07 February 2017

Three houses in the hamlet

The "hamlet" or neighborhood we live in is made up of nine houses and a few outbuildings. Four of the nine houses are occupied only seasonally or sporadically. I wish I knew more about the history of the hamlet, but nobody around here seems to be able to enlighten me.

This house is a small longère, or long house, that was built, I imagine, in the 19th century. It's just one room deep. When the people who own it bought it back around 1970, half the house had a dirt floor, and half the roof tiles were missing. I think there were just two rooms — what is now a living/dining room and a big kitchen. The old barn space was converted into a bedroom suite. There is also a large finished space upstairs, under the roof, with eight or ten single beds for visiting family members or other guests.

Our house was built in a "modern" style in the late 1960s. It originally had two bedrooms, a decent-size kitchen, and a large living room with a fireplace. The windows are large and let in a lot of light. The main living area is one floor above ground level, with a garage, utility room, cold pantry, and entry hall downstairs. Since we've lived here, we've had all new windows put in, including sliding glass doors in the living room and across the small front porch, and we've had the attic space finished as a big bedroom/family room.

This house is mostly a mystery to me. I don't have any idea when it was built or who now owns it. All I know is that it is occupied only occasionally, in summertime, by young people who must all be the grandchildren of the owner(s). I've never been inside. There's something forbidding about the battleship-gray, heavy metal shutters on the windows and doorway. I imagine it is sparsely furnished, and I'm pretty sure it has a basement or cave, because there's an exterior stairway on one end of the building that leads down to it. It looks like the kitchen, on the left, was added on after the main part of the house was built.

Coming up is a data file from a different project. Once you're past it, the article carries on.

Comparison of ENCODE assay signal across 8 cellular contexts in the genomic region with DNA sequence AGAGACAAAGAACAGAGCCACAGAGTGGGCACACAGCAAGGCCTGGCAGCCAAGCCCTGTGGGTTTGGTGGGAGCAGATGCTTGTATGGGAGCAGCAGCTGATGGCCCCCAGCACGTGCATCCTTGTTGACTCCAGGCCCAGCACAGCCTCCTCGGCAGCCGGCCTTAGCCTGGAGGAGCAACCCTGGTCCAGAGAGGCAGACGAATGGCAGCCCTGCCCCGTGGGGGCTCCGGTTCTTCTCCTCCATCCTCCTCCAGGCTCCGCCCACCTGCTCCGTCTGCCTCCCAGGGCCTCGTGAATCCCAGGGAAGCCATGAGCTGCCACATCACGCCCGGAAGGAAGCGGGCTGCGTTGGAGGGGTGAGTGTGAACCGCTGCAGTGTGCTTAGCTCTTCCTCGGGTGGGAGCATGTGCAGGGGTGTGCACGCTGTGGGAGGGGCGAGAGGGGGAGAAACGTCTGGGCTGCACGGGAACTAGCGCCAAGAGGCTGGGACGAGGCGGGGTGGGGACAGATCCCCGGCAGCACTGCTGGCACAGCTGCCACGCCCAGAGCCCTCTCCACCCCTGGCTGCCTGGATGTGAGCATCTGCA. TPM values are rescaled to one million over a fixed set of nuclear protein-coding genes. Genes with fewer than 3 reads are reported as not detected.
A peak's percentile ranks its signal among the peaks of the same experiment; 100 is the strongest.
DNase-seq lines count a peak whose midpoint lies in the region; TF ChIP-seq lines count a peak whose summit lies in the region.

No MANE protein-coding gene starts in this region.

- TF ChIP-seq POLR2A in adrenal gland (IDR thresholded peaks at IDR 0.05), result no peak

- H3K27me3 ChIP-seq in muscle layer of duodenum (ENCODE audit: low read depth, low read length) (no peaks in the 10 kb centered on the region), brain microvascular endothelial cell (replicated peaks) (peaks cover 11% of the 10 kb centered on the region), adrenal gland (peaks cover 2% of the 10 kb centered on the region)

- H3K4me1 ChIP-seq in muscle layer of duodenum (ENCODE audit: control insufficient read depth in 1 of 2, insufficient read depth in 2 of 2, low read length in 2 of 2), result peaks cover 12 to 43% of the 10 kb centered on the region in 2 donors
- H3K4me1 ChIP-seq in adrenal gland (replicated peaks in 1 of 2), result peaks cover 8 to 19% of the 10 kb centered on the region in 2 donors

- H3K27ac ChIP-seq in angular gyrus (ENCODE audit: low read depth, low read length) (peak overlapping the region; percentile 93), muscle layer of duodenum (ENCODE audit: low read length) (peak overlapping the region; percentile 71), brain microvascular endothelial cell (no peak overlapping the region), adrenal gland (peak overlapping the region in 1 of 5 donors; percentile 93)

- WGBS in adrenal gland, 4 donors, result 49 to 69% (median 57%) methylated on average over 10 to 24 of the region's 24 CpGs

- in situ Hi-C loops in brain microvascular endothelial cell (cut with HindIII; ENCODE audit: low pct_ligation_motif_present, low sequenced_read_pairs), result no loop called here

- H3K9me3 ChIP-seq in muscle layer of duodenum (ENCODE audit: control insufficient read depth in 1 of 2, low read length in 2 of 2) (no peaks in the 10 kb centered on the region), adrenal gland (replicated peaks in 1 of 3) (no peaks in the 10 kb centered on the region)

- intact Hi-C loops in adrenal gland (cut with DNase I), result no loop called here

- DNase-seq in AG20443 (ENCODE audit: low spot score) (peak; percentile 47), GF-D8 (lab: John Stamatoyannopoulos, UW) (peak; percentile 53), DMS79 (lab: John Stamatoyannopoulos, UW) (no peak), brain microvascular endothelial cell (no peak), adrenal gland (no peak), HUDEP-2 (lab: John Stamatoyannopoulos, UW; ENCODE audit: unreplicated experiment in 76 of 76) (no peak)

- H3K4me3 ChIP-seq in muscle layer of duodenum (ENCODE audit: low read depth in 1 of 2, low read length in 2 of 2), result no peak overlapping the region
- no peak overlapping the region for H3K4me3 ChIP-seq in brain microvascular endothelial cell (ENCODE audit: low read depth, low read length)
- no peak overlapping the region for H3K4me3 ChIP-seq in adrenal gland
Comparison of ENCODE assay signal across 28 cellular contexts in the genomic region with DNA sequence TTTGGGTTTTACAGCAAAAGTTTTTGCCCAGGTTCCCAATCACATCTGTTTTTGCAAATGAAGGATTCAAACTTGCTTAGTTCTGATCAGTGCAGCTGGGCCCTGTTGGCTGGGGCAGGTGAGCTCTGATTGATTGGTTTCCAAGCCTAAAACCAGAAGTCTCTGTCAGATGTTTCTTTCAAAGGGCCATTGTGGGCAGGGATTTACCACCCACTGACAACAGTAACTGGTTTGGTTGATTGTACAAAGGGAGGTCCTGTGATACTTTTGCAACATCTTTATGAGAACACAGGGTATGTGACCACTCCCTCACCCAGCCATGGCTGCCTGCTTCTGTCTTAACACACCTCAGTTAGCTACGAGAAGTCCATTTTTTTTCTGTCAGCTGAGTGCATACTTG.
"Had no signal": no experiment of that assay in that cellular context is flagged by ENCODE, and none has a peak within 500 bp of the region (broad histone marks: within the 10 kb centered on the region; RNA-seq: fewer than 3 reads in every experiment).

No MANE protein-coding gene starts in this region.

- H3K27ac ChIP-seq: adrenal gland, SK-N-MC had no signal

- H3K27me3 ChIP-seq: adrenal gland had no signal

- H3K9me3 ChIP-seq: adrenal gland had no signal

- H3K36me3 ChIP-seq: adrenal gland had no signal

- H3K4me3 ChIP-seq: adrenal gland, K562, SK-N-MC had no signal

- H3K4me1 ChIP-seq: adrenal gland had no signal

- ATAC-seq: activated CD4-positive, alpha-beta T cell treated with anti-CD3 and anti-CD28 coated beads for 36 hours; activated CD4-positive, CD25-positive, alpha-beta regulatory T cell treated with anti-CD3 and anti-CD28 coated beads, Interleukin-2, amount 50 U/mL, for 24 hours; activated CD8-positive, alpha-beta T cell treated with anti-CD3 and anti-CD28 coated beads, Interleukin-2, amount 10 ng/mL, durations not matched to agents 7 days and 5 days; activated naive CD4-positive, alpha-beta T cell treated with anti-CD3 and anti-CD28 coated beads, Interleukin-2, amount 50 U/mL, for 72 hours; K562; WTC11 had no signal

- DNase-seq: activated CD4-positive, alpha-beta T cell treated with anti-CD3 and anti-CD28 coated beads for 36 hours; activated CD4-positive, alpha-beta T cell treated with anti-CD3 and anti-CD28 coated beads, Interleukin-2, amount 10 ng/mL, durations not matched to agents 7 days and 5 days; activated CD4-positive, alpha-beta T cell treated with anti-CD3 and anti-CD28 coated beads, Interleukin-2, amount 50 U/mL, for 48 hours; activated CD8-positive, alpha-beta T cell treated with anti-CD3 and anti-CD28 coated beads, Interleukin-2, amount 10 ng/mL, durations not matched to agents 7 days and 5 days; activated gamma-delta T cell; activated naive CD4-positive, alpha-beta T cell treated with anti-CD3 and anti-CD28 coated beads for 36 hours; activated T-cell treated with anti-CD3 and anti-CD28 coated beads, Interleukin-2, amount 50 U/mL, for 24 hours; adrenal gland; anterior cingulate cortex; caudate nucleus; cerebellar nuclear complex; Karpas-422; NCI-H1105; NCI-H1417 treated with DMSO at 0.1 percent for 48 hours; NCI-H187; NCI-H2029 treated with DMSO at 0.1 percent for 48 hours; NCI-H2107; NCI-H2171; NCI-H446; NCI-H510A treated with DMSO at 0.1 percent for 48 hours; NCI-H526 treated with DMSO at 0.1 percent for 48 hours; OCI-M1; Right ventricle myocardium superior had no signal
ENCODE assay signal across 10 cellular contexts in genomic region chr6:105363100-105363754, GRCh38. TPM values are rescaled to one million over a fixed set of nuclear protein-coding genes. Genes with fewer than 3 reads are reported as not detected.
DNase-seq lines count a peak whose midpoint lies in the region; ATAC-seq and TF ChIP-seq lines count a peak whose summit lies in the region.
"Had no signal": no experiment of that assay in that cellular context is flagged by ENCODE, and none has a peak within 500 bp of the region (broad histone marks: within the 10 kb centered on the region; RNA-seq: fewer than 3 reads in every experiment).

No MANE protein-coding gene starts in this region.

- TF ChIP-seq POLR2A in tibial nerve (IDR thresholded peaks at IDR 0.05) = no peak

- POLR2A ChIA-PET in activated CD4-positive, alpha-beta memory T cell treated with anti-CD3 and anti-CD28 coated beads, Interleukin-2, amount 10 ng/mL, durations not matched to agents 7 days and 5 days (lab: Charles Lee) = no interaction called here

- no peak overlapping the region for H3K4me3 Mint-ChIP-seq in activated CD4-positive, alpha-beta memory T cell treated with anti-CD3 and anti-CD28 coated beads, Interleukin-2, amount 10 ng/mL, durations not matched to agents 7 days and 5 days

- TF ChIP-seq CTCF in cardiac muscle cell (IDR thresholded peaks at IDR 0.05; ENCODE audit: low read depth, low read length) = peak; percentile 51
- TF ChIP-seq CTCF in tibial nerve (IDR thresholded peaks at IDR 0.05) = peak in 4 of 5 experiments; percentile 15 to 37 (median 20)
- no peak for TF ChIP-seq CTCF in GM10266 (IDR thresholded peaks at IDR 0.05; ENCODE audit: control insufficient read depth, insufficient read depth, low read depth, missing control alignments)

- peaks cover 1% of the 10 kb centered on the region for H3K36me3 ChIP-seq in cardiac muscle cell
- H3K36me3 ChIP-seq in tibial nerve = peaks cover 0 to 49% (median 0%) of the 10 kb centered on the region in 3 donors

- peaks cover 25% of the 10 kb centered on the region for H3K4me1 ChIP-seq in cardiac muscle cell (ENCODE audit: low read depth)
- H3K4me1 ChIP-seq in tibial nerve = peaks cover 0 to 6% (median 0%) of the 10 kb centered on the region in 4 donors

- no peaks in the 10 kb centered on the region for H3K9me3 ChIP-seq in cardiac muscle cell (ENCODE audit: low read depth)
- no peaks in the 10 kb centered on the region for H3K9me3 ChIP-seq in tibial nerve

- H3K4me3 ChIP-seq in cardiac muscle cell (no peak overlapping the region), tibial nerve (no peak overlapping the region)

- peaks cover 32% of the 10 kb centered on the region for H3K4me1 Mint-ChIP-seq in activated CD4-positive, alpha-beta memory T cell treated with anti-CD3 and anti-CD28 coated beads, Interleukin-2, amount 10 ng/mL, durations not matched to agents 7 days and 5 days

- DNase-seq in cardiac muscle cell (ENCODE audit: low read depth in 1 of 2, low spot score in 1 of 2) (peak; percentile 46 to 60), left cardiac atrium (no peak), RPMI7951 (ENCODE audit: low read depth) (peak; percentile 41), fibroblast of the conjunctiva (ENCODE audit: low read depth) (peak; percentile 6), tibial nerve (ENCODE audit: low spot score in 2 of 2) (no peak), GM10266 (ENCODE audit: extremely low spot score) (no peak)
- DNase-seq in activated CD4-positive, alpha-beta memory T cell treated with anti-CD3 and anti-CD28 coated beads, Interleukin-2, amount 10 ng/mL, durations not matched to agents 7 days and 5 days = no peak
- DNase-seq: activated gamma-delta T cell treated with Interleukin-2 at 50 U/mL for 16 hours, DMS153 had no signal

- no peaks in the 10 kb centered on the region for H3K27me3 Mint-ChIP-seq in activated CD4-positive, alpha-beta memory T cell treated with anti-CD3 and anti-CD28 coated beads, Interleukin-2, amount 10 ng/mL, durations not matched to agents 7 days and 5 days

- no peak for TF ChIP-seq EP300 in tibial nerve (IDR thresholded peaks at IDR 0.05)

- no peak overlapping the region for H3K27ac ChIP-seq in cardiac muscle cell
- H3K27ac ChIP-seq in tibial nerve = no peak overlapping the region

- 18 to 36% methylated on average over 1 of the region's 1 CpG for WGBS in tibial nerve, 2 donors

1. An interesting walk around these houses. hope we see the rest of those in your French hamlet too!

  2. Enjoyed looking at the houses in your hamlet - even better to see inside too ! That last one looks so forlorn.

  3. Very interesting. I suppose the metal coverings keep undesirables out, but I am not sure that there are any in your area. It has never sounded like there is. It is a confusing building. The original part looks like it might have been a stable and quite old, but would a stable have a chimney? Then, that could have been added later. The lintels in the old part look newer and match the style of the extension. No path to the door, but tyre tracks pass by. And what an odd arrangement of rocks, seemingly purposeless.

  4. I especially love the stone on that last one, but no one has a house as nice as yours inside, I'd bet!

  5. The last building is a mystery, but surely was a barn at one time with the hay loft above. If the animals lived in the houses in the winter, everyone would be warmer, non?

  6. Where I live now and in NY too, the metal shutters on windows and doors are popular for security when they are second homes .
    Plus in Fl .. it seems most people have metal "storm" shutters to keep things safe during storms/hurricanes ... sadly, in my case, the entire back of my home is glass lol with a forest behind me. Hello trees ...


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